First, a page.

On Earth telepaths have begun to feature in some court trials for murder and treason cases. Telepathic scans and deep probes can help to get to the real truth of a case and help avoid wrongful conviction charges.
Some nations are trialling the idea, while some national, state or county courts have made it a permanent fixture.
The exact configuration of their use varies.
Some are court appointed investigators allowed to be used for both prosecution and defense questioning. Even judges and juries in some courts can request the use of scans to help clarify points.
Some courts allow telepaths to be appointed by both the prosecution and defense to provide counter checks to potential bias by one telepathic examination.
In Japan a trial of a jury selected telepathy that serves the needs of the jury to witness investigative telepaths scans and probes and later relay the results directly into the minds of the judge, jury and lawyers for the prosecution and defense.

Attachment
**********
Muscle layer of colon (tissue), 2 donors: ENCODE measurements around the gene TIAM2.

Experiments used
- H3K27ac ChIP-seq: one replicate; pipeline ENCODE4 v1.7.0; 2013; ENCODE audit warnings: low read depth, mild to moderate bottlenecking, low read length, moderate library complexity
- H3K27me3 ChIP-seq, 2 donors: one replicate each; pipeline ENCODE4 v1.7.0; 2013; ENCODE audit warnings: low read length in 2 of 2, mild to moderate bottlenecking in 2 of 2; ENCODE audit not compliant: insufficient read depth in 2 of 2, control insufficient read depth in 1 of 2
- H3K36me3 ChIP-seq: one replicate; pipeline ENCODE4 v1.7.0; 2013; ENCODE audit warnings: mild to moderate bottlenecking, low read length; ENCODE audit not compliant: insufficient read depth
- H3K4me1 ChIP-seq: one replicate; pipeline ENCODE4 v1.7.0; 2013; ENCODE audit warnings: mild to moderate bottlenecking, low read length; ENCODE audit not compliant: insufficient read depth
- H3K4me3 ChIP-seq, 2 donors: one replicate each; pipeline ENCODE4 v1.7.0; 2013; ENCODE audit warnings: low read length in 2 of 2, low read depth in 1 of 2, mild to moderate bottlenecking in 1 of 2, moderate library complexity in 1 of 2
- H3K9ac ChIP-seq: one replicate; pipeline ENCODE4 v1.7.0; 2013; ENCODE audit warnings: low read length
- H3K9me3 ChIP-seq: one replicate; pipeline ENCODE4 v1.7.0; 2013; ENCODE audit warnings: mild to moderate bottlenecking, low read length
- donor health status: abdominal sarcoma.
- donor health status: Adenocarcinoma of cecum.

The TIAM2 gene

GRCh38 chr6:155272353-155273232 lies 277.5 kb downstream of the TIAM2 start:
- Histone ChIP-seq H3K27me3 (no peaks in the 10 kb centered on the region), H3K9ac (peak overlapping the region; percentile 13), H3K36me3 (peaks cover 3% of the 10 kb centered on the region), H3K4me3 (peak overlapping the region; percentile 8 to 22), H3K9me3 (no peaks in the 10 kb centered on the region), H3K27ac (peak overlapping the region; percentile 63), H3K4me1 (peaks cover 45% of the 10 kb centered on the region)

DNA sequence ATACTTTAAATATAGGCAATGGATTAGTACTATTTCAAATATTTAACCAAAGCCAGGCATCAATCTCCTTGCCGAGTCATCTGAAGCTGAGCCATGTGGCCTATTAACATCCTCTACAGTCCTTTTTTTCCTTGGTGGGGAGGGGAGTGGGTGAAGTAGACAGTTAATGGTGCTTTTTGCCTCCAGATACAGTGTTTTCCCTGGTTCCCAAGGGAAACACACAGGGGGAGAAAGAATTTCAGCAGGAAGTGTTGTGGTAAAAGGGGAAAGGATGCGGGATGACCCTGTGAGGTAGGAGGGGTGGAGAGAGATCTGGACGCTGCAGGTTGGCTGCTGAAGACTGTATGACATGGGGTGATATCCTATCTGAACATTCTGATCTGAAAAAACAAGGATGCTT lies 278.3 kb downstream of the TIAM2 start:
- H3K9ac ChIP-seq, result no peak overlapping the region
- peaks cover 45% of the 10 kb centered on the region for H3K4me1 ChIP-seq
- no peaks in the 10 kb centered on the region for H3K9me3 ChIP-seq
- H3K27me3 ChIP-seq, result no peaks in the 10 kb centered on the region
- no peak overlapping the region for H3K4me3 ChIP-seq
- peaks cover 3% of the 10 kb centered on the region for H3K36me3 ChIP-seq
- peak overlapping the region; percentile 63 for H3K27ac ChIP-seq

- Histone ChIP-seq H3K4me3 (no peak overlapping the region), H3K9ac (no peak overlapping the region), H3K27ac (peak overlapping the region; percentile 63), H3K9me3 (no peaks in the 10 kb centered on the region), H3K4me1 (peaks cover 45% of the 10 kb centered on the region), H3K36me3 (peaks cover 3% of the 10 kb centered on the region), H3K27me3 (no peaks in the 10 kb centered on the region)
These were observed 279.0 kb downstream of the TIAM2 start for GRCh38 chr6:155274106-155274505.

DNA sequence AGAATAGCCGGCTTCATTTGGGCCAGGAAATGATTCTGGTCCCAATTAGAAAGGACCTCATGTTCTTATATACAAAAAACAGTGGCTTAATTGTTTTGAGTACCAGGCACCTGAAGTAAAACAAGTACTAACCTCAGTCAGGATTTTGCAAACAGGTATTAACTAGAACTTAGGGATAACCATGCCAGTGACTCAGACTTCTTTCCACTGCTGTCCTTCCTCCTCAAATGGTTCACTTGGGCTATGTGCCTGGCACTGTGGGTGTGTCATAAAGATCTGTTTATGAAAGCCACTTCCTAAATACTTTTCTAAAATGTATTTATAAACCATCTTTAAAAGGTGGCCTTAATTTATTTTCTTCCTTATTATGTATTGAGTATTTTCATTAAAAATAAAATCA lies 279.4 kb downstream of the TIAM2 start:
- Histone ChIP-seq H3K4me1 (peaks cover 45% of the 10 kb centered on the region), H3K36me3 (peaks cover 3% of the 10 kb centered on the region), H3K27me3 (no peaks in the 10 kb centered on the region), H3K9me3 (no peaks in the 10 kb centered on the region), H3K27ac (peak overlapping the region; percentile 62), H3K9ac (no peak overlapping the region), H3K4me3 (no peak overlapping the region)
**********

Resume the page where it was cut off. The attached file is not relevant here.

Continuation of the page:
The use of telepaths in general doesn't reduce court costs, but increases them for this specialist service and the security checks and in court cross check processes to eliminate any matters of interpretation by the telepath.
What it has led to is more certainty of convictions and the full set of events and circumstances of the crime to come to light. In a number of instances trials are concluded earlier and less likely to result in appeal trials.
Some courts have even allowed in court discovery of other crimes during the process to be used to build additional cases against an offender.
Several people have been cleared of charges as a result of these investigations, prompting Police forces to increase requests for trained telepathic investigators or even detectives, so they can build cases on more solid grounds and reduce the number of prospective innocents that do fall through the cracks and get charged and taken through the court system.
It is expected that after a few more years of trial use at this level, that the current courts using them may petition for permanent wider law changes allowing such use for any court trials where costs of such services can be covered.